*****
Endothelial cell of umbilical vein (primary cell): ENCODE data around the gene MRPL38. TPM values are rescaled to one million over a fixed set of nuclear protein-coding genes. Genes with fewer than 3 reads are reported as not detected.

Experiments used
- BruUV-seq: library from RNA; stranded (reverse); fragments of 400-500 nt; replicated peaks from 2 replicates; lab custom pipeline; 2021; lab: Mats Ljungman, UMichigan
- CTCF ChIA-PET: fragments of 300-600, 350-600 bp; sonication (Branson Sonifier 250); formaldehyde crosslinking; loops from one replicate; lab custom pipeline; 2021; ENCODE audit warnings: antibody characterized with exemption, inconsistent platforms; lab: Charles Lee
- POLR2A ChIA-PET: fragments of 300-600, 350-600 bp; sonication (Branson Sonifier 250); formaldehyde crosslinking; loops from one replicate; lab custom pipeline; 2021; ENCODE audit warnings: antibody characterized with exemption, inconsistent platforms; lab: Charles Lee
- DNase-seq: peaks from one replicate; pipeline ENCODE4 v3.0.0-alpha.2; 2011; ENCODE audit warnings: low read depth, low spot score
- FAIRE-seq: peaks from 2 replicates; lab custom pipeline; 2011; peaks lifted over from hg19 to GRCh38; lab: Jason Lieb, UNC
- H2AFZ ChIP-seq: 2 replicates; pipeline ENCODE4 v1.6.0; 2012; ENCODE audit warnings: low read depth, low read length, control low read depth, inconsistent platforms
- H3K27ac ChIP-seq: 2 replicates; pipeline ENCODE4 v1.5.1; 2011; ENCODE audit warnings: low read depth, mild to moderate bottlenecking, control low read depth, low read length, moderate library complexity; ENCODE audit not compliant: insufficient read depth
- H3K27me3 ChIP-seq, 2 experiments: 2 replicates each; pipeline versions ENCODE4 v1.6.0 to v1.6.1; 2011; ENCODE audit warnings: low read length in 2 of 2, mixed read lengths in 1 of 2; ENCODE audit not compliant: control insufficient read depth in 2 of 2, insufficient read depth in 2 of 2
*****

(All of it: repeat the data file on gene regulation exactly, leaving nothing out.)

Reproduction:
Endothelial cell of umbilical vein (primary cell): ENCODE data around the gene MRPL38. TPM values are rescaled to one million over a fixed set of nuclear protein-coding genes. Genes with fewer than 3 reads are reported as not detected.

Experiments used
- BruUV-seq: library from RNA; stranded (reverse); fragments of 400-500 nt; replicated peaks from 2 replicates; lab custom pipeline; 2021; lab: Mats Ljungman, UMichigan
- CTCF ChIA-PET: fragments of 300-600, 350-600 bp; sonication (Branson Sonifier 250); formaldehyde crosslinking; loops from one replicate; lab custom pipeline; 2021; ENCODE audit warnings: antibody characterized with exemption, inconsistent platforms; lab: Charles Lee
- POLR2A ChIA-PET: fragments of 300-600, 350-600 bp; sonication (Branson Sonifier 250); formaldehyde crosslinking; loops from one replicate; lab custom pipeline; 2021; ENCODE audit warnings: antibody characterized with exemption, inconsistent platforms; lab: Charles Lee
- DNase-seq: peaks from one replicate; pipeline ENCODE4 v3.0.0-alpha.2; 2011; ENCODE audit warnings: low read depth, low spot score
- FAIRE-seq: peaks from 2 replicates; lab custom pipeline; 2011; peaks lifted over from hg19 to GRCh38; lab: Jason Lieb, UNC
- H2AFZ ChIP-seq: 2 replicates; pipeline ENCODE4 v1.6.0; 2012; ENCODE audit warnings: low read depth, low read length, control low read depth, inconsistent platforms
- H3K27ac ChIP-seq: 2 replicates; pipeline ENCODE4 v1.5.1; 2011; ENCODE audit warnings: low read depth, mild to moderate bottlenecking, control low read depth, low read length, moderate library complexity; ENCODE audit not compliant: insufficient read depth
- H3K27me3 ChIP-seq, 2 experiments: 2 replicates each; pipeline versions ENCODE4 v1.6.0 to v1.6.1; 2011; ENCODE audit warnings: low read length in 2 of 2, mixed read lengths in 1 of 2; ENCODE audit not compliant: control insufficient read depth in 2 of 2, insufficient read depth in 2 of 2